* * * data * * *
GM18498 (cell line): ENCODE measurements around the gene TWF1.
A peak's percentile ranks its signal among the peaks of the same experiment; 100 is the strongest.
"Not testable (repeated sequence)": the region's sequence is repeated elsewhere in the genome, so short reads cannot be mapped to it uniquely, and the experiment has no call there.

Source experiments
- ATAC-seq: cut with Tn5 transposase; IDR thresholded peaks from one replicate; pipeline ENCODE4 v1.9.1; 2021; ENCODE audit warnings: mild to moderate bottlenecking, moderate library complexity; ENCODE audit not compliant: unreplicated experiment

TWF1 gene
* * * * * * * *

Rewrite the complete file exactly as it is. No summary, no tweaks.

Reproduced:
GM18498 (cell line): ENCODE measurements around the gene TWF1.
A peak's percentile ranks its signal among the peaks of the same experiment; 100 is the strongest.
"Not testable (repeated sequence)": the region's sequence is repeated elsewhere in the genome, so short reads cannot be mapped to it uniquely, and the experiment has no call there.

Source experiments
- ATAC-seq: cut with Tn5 transposase; IDR thresholded peaks from one replicate; pipeline ENCODE4 v1.9.1; 2021; ENCODE audit warnings: mild to moderate bottlenecking, moderate library complexity; ENCODE audit not compliant: unreplicated experiment

TWF1 gene